Go to Tokyo Sky View - Tokyo makes New York look like a village.  Sorry New Yorkers.  Sad but true.  Dense as far as the eye can see.  Best guess: 38 million people in the greater metropolitan area (for you nitpickers who will come up with a smaller number and neglect to mention that it's for the city proper only).  Who can tell where the city proper ends?  There are high rises to the horizon in every direction.  And don't get me started on the traffic.  
As long as we were there - 52 floors up atop the Mori tower - we went to the Mori Museum.  And the Star Wars exhibit.  Weird to hear Han Solo speaking Japanese - I expected it from Yoda.

My favorite piece was thin fabric and fans, the fabric billowing and twisting, rising and falling.  Cannot remember the name of the artist, but the exhibit was about forms and was soothing, thought provoking, cool and elegant.
A few more memories from our madcap tour:
No, silly, that's not our jinrickshaw driver - that's Miyuki. 

At the Asakusa shrine, girls rent kimonos for their visit.  Have lunch at a noodle shop on a side street.  Get your fortune told at the temple (this involves shaking sticks and paper slips).  If your fortune is bad, tie it to the temple and leave it behind.  The smoke from all the incense in supposed to cure what ails you, and if nothing ails you, it's good for that too.  Holy Smoke, Miuki says.  
And some restaurant recommendations for your next trip to Roppongi:

Gonpachi for sushi - make a reservation for the third floor; you can't get sushi on the first two floors.  Altho they are very picturesque...but the third floor has a lovely garden.  And did I mention the sushi? This is where Dubya and Shinzo Abe dined.  Sushi here is smaller, fresher, and sweeter, not soft and mushy and too big for one bite - like ours at home.  A revelation.

Seryna Restaurant for sukiyaki or shabu-shabu.   Great people watching - the designer clothes, the handbags, the manners and family dynamics.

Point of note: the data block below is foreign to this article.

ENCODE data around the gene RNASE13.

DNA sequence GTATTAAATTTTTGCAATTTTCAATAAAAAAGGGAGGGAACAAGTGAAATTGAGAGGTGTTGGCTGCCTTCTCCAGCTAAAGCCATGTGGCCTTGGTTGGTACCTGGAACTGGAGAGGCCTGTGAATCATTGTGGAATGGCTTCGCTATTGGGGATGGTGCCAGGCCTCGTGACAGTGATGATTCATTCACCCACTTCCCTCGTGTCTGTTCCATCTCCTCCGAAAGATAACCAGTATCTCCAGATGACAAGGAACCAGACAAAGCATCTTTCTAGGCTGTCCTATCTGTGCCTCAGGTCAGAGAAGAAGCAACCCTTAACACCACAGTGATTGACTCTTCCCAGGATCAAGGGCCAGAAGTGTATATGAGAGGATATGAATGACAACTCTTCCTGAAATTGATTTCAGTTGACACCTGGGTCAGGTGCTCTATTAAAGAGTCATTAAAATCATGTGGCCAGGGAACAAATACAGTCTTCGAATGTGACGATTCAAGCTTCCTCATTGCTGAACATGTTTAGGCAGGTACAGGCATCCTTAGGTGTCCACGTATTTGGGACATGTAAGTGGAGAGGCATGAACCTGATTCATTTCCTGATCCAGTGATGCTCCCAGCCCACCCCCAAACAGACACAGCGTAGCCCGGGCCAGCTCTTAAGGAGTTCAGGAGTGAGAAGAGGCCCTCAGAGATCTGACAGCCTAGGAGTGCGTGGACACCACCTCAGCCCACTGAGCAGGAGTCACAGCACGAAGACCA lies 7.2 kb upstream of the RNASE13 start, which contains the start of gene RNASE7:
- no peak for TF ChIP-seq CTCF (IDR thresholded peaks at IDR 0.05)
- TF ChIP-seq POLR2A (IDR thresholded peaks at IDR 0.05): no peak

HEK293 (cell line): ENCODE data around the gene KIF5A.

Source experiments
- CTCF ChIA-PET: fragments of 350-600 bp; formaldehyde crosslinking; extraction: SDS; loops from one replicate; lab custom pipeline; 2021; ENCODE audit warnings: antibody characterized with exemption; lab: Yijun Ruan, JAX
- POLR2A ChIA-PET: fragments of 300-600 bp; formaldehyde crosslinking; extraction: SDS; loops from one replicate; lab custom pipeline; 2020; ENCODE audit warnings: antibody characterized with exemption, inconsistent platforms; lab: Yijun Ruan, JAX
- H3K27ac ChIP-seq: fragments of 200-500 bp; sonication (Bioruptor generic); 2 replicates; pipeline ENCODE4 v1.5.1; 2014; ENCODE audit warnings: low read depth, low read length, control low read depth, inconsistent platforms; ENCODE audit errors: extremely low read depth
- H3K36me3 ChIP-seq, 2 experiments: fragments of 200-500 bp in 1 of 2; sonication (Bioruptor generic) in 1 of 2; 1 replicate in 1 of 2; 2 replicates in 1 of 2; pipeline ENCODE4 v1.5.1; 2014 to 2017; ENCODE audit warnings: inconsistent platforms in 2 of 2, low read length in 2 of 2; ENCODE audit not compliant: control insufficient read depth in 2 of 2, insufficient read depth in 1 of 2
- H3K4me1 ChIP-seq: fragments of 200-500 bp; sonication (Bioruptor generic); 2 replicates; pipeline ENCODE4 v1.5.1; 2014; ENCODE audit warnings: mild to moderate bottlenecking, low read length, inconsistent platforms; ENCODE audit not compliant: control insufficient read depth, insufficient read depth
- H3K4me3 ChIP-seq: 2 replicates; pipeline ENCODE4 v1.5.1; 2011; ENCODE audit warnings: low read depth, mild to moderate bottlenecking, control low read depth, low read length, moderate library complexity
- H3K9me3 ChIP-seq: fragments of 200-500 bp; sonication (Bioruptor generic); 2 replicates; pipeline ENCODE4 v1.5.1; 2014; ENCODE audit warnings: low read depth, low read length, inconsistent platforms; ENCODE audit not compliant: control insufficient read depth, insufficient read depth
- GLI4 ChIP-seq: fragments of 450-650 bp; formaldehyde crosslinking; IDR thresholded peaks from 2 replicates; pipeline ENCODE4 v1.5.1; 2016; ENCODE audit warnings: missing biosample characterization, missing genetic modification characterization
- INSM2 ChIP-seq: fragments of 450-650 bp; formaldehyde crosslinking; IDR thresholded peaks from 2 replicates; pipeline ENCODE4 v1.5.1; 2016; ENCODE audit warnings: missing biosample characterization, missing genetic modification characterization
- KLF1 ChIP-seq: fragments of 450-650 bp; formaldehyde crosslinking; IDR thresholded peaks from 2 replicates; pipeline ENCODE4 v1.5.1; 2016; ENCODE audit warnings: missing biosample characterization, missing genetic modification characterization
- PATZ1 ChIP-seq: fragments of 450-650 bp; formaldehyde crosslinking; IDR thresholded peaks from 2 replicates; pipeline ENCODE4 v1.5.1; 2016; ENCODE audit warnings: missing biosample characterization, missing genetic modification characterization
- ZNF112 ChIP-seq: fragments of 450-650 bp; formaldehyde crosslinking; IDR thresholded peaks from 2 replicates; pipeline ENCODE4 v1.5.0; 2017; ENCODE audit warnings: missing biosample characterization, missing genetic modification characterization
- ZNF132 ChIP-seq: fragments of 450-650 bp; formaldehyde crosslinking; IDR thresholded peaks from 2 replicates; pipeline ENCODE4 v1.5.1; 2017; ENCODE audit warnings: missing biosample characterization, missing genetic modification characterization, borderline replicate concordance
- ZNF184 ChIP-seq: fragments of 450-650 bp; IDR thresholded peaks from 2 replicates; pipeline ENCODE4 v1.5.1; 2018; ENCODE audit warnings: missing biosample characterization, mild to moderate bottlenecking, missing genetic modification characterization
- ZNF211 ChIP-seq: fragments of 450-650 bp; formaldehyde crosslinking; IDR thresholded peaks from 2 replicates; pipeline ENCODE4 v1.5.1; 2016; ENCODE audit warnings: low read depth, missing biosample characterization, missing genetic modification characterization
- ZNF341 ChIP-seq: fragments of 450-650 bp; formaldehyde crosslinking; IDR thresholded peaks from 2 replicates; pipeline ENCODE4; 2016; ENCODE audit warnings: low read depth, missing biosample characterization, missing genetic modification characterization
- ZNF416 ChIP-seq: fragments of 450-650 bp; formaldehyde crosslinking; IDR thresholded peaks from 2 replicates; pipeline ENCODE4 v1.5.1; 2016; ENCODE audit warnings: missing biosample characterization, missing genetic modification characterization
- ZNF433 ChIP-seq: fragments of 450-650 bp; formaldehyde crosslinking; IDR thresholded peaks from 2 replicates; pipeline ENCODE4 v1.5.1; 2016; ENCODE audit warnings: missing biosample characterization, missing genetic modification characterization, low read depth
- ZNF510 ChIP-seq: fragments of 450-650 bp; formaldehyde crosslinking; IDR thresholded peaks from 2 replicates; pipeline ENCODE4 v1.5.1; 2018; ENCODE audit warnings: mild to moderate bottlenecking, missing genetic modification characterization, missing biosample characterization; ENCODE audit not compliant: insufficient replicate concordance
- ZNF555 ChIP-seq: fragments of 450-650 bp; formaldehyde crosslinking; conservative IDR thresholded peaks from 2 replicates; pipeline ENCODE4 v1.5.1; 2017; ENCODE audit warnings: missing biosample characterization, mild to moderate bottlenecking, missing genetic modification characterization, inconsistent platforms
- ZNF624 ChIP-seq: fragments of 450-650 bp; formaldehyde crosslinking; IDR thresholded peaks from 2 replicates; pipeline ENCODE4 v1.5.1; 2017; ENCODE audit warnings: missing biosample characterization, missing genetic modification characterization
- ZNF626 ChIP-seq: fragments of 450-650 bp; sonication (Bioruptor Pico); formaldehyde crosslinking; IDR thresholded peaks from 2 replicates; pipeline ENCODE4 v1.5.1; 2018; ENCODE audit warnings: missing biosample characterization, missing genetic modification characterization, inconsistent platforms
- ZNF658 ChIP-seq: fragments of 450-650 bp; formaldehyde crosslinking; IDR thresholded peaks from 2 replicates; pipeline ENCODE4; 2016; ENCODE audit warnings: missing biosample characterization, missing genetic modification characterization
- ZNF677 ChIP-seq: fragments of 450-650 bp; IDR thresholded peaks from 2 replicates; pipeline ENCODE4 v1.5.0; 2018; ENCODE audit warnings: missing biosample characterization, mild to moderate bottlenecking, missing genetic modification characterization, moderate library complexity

And Atelier Joel Robuchon in a weird underground warren attached to the Roppongi train station.  
Green beans with caviar and gold leaf, wasabi cream and grated hard-boiled egg...
Foie Gras on risotto with the most delicious vinegar-butter-cabernet reduction to balance the richness...
 And the unbelievably tender Wagyu beef.  
 Wally said it was as rich and tender as my foie gras.  Since he tasted both, he would know.

Off to rest up for our next meal.  

Tuesday, May 12, 2015

Pasta With Prosciutto and Peas

Pasta with Prosciutto and Peas.  Yum.  With home-made pasta it is transcendent. 

I found this recipe in the NY Times,  and since my mom gave me a pasta bike for my birthday years ago (with a stern warning about never never never washing it!) I whipped up a batch.  Of pasta.

My hands were too messy to photograph the mixing-the-eggs-with-the-flour stage.  But then it came together into a nice lump:
Which I have learned to let rest for a few hours, well wrapped in plastic.  Take a nap, go for a walk.  Then run it thru the pasta bike on the biggest setting, folding and re-cranking it thru until it is smooth and elastic. 
Set the pasta bike on smaller and smaller settings, until:
you decide it's thin enough.  Or too long to handle.  
Hint: you can cut the dough into shorter pieces to make it easier to handle...especially when you're running it thru the cutting rollers.  Short sheets will save you a great deal of grief.  
Once the pasta is cut I toss it with flour to keep it from sticking together...
I learned this from Ian when he was four.  Thank you Ian.  
A little boiled cream...
some chives and prosciutto...
and of course some parmigiano Reggiano.  Accept no substitutes.
Open some white wine.  Preferably outside.  In the garden.  With someone you love.  This is too good and delicate to waste on anyone else.
Now, what's for dessert?

Thursday, April 30, 2015

May To Do In The Garden

Once again, thanks to those lovely and oh-so-knowledgeable folks at Sloat, here is what needs doing in the garden in May.  If you live in Northern Ca.  Of course since we have a miserable drought and scorching hot weather (90 in April...really!) I recommend mixing yourself a gin and tonic.  It won't alleviate the drought, but it makes watching your garden wilt a little easier to take.  Just a little.  


May

  • Plant annuals like petunias, marigolds, begonias, lobelia, salvia and zinnia.
  • Re-seed radishes, carrots and beets.
  • Plant late summer edibles like pumpkins, squash, sunflowers, peppers, basil and melons.